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Tennis Training Tips to Prepare For the Pro Season

January 14th, 2016 by Do It Tennis

filed in Tennis How To, How To Hit An Overhead, Technique On How To Serve And Volley

Tennis Training Tips to Prepare For the Pro SeasonThe pro tennis season is starting up and so are many recreational leagues and school teams. So, to get you prepared for the pro season, or whatever level you will be playing, here are some tennis training tips.

Dynamic Warm Up:


When training begins it is important to stay loose and limber to prevent injuries. The best way to do that is through a warm up. The best warm-ups are dynamic. Keep moving throughout these warm-ups. Do each exercise to the half-court, then switch sides when you turn around.

  1. Lunge with a twist
  2. High knees
  3. Butt kickers
  4. High kicks
  5. Side steps

Running and Agility Drills

Once you complete the warm-up drills, here are a few more to get your legs moving and prepare you for speed on the tennis court. You can incorporate these at any time during your tennis workout.

  1. Laps (shuffle the baselines, jog the alleys)
  2. Sprint to the net, and back-pedal back
  3. Line touches
  4. Ladder drill

Form and Repetition Drills

Next, grab your tennis racquet and focus on form with these different repetition drills targeting the following areas:
Serve: Set up cones for target practice to help with placement. Serve the whole basket of tennis balls before switching to the next drill.

Volleys: Have volleys fed to both your forehand and backhand. Have your tennis partner volley to you and then you volley back, for a volley-to-volley drill. You can even incorporate those pesky overheads with your volley drills to mix it up a bit. Start at the baseline and work your way up to the net while volleying; on your last ball your partner can feed you an overhead, requiring you to back up all the way back to the baseline. Repeat this as many times as you want. Or, do a forehand volley then a backhand volley 4 times, and on the fifth time hit an overhead.

Overheads: Overheads are tricky to master. You can do some of these overhead drills to help with that.

  • Start in the doubles alley and have your partner or tennis ball machine feed you overheads further and further out so you have to run to the ball then do an overhead.
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  • For repetition, have your partner feed you 10 overheads in a row and see how many out of 10 you are able to hit.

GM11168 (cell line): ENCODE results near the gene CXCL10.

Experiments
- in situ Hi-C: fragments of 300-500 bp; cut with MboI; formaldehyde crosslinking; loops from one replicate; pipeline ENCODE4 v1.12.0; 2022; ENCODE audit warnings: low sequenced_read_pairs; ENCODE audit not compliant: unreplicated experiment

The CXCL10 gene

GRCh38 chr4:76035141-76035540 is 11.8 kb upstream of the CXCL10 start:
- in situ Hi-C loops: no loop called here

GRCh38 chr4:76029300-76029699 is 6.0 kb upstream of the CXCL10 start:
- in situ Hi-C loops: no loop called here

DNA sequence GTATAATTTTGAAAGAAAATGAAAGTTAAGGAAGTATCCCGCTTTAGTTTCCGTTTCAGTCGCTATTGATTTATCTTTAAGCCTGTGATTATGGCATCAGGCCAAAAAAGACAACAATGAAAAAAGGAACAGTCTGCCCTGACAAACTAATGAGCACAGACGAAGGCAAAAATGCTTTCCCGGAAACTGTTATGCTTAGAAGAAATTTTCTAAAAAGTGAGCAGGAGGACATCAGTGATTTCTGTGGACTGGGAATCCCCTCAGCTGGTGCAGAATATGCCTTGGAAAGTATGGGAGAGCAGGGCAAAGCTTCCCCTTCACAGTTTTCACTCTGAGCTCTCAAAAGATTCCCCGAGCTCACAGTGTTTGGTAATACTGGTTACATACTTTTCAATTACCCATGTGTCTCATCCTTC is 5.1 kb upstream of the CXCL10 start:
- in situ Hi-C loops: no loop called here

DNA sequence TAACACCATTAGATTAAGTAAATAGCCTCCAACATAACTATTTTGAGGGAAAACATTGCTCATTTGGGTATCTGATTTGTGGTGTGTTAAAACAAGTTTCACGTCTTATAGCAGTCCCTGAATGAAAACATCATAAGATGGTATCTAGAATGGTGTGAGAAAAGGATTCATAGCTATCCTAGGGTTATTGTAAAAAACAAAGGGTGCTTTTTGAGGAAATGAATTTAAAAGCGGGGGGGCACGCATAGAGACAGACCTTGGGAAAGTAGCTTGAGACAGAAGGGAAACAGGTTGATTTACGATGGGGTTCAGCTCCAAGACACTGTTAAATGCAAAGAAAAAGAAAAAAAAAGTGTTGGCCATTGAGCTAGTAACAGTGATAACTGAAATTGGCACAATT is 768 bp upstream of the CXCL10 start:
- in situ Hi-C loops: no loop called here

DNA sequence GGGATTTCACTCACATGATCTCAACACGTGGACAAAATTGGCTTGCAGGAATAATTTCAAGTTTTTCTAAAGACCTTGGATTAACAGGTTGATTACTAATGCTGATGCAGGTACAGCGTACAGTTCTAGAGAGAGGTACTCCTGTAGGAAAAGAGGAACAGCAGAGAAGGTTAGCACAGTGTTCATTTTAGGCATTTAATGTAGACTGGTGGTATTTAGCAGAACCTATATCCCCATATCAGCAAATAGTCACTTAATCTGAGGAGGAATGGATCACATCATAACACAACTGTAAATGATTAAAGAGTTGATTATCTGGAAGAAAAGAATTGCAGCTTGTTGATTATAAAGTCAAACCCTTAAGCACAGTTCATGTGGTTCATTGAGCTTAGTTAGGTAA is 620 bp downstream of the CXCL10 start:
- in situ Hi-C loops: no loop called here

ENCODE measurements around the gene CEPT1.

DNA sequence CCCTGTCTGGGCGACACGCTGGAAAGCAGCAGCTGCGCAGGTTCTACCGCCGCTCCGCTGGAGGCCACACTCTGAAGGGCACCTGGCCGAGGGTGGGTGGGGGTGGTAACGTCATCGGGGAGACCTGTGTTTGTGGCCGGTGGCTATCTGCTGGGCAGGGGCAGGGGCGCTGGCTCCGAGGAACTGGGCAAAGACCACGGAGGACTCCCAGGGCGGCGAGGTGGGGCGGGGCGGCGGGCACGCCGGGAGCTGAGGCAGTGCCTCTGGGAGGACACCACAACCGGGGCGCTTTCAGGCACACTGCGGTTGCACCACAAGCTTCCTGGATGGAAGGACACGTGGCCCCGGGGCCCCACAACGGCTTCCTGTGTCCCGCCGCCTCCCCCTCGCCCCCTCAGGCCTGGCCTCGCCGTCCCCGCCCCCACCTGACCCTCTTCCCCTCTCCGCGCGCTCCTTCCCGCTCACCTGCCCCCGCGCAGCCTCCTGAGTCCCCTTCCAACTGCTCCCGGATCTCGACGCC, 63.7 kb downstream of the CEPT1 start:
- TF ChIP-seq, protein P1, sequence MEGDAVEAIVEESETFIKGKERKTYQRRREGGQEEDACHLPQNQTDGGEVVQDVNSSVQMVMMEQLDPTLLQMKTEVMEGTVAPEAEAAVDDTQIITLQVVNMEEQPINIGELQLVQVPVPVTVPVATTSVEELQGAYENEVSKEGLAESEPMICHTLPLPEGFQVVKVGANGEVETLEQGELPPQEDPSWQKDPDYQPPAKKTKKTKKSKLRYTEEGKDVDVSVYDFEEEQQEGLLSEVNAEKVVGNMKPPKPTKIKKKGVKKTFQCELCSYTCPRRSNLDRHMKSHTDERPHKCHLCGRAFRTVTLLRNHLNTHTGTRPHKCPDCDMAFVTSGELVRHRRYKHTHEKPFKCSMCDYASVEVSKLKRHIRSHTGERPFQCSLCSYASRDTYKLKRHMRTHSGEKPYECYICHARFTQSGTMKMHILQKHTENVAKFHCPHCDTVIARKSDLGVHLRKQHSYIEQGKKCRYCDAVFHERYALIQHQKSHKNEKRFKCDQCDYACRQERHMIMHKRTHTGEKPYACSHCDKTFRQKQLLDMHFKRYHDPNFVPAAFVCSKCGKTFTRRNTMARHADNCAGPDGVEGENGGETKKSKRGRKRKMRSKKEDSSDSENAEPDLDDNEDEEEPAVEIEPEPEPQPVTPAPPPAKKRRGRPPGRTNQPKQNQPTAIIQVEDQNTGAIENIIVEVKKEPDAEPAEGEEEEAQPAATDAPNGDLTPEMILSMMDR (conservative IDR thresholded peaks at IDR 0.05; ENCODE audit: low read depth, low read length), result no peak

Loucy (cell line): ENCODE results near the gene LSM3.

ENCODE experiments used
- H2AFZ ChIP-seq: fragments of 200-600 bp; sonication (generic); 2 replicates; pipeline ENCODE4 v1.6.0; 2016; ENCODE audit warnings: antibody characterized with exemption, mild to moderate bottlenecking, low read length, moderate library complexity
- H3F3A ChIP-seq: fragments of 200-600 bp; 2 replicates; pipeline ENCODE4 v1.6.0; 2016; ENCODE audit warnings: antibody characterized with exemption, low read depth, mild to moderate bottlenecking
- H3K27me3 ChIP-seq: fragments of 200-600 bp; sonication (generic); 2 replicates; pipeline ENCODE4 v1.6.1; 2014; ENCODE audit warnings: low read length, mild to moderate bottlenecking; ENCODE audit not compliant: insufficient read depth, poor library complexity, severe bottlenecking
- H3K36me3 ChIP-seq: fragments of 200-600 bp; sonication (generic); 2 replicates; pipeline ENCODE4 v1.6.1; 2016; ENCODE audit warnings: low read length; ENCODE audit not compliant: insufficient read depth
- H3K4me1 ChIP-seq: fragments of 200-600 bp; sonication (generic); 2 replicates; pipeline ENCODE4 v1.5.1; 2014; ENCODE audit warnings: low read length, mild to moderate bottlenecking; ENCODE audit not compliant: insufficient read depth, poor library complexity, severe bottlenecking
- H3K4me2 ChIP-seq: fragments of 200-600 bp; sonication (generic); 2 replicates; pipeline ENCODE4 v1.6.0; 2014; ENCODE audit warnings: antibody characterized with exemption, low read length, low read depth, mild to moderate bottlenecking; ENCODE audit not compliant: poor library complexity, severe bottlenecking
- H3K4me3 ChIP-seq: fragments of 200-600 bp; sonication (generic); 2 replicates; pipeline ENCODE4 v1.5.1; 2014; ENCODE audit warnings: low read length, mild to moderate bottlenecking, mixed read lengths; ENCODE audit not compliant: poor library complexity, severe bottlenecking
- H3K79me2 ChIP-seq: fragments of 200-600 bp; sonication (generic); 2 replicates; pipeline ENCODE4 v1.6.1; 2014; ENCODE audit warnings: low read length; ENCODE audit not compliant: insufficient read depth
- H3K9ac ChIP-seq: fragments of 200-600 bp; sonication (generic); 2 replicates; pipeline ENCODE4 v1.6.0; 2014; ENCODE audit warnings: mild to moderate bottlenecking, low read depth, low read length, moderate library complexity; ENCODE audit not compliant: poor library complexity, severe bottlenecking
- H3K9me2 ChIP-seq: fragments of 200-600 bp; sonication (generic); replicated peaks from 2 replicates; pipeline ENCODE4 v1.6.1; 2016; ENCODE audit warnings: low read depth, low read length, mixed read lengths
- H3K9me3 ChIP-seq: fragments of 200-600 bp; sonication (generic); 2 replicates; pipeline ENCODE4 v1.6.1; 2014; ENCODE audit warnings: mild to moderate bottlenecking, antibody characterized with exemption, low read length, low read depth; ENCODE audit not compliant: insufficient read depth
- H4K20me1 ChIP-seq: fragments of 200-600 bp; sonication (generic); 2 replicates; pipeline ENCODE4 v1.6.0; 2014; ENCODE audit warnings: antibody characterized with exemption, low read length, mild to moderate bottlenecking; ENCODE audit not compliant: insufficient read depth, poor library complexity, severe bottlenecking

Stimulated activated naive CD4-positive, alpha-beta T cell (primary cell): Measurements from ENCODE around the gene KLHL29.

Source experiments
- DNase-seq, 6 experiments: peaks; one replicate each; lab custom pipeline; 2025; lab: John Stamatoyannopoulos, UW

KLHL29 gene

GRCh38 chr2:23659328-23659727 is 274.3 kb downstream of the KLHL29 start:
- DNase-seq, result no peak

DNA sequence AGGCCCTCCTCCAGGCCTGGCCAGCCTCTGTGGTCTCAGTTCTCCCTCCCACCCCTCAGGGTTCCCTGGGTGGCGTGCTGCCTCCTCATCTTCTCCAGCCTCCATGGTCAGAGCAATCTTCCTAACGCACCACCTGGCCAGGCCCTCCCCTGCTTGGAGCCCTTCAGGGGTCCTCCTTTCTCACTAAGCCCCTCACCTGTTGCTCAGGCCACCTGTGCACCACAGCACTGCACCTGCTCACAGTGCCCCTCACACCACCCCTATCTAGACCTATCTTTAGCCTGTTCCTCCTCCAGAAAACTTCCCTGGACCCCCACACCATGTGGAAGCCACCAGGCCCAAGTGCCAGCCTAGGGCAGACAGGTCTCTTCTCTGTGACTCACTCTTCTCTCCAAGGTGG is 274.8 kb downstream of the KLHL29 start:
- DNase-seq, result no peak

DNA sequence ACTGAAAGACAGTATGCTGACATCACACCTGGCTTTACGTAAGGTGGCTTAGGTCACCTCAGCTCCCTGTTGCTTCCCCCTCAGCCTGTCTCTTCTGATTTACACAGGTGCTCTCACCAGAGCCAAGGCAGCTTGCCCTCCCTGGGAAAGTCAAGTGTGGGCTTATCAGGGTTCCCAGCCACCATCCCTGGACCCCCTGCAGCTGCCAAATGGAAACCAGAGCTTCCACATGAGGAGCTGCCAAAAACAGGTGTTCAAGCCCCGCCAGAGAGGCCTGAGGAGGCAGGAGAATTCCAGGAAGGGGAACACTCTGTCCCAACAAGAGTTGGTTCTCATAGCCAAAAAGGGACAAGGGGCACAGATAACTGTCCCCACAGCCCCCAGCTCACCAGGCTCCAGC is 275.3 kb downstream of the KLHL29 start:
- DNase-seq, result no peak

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  • Be fed 3 overheads, each being hit in a different part of the court such as 1)left service box 2)down the line 3) right service box. This way you can also work on your placement and aim.

Forehands and backhands: Have the ball fed to your forehand, then backhand, then forehand again, repeatedly, so you can work on running down the ball. To work on form, have the forehand fed 10 times in a row, then switch to the backhand side. You can even practice running around the ball. Have a ball fed to the backhand side, but run around the ball to make it a forehand shot instead of a backhand shot. You can also work on passing shots by starting at the baseline and working your way up to the net to end with a volley. To keep things interesting, you can have balls fed to you at random which will help keep you on your toes.

NOTE: It will be helpful to have a tennis ball hopper handy during these drills. It will make your tennis training smoother, more fun and most importantly, you’ll be able to focus more on your technique and less on collecting tennis balls.

Plenty of Rally and Match Play:

Of course, drills don’t mean a thing if you can’t hold up a rally on the tennis court. Start with a goal of rallying to a certain number; perhaps you want to rally 20 balls back-and-forth without hitting the ball out or into the net. Raise this number as you progress. You can also play a game to 21 where you rally for the point until 21. You can either feed the ball or opt to serve the ball. Finally, play some real matches. This is crucial to improving your game. Try playing with different people and make it as close to a tournament so you are as ready as possible when the real game day comes.

Cool Down and Recovery:


To end your practices, be sure to stretch and cool down. You can do this with a simple stretch series where you start at your head and work your way down to your toes. For different stretches check out our helpful stretching article. You should also do a very light jog. A proper cool down helps reduce the amount of lactic acid in your muscles and makes you less sore the next day. If needed, ice any muscles that are extra sore, or treat yourself to a massage. You’ve earned it!

For more tennis workouts and how-to’s, check out our Tennis Training Tips blog section.
Give this pro tennis workout a try, then visit our Facebook page to let us know how it goes!